The argument at public meetings and in politics always seems to go like this: Highways are practical transportation projects because they pay for themselves, while public transit, bike, and pedestrian projects require exorbitant subsidies.

A new report by the US Public Interest Research Group debunks part of that thinking, showing that roads don't pay for themselves. They're paid for both by users (through gas taxes and tolls) and through substantial contributions from general taxes that non-users also pay.

Wonky graphs showing national subsidies to road projects over time are below the cut for the nerds, but here's the quick version: A lot of the subsidy for highways comes in the form of local spending on streets and secondary roads, which are largely paid for from property tax or general tax revenue. In 2008, local governments spent more than $31 billion on highways raised from property taxes, assessments, and general fund revenues, says the report. That means people who don't drive very often are still shouldering the cost of highways (see related argument: cyclists don't pay taxes).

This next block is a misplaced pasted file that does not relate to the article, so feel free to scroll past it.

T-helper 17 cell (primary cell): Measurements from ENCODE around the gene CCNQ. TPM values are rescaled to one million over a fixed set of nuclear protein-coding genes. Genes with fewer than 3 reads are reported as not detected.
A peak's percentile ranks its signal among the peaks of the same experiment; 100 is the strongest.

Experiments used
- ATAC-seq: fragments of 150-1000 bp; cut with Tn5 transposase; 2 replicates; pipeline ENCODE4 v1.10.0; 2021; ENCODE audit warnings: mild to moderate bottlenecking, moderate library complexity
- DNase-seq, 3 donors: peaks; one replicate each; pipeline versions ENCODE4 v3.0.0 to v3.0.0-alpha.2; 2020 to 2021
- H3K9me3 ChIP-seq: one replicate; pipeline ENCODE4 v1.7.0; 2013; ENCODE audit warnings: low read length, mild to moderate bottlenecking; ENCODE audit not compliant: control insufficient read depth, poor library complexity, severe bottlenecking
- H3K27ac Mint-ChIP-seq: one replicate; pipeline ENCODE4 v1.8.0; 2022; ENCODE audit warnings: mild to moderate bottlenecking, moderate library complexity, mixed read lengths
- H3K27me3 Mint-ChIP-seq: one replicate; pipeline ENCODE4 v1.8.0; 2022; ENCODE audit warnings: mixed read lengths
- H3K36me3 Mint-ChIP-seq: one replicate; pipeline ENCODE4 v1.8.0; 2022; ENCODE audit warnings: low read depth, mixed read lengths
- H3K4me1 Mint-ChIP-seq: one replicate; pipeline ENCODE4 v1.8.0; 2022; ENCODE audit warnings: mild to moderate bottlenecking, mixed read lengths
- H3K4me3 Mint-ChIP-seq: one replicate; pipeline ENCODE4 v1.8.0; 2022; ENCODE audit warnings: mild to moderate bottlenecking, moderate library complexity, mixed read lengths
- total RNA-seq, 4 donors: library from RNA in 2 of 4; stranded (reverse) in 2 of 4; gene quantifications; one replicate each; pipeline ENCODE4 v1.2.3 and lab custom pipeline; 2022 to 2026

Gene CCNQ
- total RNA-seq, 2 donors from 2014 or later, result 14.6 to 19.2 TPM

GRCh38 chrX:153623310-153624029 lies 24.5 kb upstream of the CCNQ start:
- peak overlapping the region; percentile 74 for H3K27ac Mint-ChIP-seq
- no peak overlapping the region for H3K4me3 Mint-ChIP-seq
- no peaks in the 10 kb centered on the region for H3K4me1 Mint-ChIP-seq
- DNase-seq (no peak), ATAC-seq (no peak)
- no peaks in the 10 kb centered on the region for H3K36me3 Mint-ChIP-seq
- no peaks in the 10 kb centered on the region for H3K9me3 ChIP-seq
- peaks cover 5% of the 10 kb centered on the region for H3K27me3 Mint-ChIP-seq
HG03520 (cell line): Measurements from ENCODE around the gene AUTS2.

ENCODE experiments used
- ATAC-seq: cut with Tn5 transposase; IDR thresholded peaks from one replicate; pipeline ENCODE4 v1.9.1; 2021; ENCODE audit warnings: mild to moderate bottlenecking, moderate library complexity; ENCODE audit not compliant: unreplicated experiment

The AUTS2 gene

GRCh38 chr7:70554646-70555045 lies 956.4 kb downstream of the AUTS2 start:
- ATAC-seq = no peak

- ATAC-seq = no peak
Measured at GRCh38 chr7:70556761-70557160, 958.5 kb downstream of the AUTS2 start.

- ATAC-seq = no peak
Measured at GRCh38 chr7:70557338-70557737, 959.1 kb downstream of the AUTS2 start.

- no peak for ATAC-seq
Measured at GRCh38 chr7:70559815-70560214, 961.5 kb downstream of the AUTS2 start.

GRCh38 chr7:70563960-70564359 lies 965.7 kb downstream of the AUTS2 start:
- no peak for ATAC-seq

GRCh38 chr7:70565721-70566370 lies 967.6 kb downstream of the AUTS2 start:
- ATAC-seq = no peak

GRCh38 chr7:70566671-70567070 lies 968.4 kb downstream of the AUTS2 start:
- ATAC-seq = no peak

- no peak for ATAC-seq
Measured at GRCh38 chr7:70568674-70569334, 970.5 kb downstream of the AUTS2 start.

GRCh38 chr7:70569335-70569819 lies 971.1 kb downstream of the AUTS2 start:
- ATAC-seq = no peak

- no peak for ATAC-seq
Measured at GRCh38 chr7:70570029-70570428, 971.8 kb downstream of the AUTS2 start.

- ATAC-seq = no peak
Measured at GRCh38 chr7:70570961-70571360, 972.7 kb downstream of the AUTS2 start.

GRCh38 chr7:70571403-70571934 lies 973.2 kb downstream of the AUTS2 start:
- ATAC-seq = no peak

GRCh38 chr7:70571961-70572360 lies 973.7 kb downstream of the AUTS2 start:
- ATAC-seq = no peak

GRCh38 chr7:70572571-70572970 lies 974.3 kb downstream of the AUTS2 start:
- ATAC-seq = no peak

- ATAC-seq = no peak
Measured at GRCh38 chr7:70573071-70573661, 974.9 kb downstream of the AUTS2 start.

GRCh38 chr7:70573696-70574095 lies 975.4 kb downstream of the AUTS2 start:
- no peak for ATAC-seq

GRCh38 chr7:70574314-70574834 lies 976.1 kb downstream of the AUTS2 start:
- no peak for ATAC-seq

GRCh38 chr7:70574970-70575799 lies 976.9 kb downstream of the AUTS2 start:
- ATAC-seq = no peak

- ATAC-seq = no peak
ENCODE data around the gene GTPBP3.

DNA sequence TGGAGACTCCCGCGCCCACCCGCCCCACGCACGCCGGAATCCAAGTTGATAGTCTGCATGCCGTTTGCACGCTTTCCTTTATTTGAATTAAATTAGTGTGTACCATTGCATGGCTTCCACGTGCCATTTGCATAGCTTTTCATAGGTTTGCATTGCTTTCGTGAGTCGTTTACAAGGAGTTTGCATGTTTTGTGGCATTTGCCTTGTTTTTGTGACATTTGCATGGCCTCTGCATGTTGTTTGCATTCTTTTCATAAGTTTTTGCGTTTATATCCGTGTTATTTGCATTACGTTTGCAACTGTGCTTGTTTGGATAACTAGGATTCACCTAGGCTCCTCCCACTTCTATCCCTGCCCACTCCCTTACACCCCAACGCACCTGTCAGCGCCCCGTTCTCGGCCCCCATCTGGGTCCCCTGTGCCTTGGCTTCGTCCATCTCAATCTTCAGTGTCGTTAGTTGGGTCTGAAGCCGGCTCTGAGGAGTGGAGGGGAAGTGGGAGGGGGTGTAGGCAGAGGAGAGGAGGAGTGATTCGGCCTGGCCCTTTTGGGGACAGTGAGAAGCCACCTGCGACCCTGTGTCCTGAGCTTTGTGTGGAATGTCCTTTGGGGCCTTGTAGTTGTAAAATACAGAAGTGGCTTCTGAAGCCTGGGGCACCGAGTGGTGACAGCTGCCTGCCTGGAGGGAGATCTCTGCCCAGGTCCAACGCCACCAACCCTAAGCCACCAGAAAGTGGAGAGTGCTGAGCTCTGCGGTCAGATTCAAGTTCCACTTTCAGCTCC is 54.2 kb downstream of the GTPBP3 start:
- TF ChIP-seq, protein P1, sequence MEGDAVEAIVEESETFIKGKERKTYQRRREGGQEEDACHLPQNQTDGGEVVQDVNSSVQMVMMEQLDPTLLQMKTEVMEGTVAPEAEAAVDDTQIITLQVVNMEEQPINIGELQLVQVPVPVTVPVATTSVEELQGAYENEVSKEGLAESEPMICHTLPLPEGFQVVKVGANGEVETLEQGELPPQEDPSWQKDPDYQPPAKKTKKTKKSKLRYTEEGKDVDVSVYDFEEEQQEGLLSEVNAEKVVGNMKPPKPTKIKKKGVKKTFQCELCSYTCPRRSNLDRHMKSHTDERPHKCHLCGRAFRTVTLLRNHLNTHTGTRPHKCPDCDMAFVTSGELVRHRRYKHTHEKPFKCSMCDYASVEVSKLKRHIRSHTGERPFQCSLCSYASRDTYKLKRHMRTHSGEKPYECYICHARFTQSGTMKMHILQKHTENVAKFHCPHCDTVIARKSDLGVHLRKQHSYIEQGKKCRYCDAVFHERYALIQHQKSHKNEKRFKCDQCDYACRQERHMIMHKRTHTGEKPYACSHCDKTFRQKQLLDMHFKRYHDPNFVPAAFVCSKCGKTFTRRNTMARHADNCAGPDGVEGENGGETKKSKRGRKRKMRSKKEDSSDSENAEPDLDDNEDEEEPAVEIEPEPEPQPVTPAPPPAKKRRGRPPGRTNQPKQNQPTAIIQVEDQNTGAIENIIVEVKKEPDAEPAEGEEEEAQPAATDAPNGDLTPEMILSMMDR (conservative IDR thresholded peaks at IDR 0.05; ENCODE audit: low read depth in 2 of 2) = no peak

The report says that the federal government typically covers 80 percent of the cost of highway expansion projects, leaving local or state governments to cover the last twenty percent, while the feds only cover 50 percent of new transit projects on average. "It is not hard to see how this system skews transportation decision-making," says the report.

Lengthy analysis of this report over at Streetsblog DC—graphs below the cut!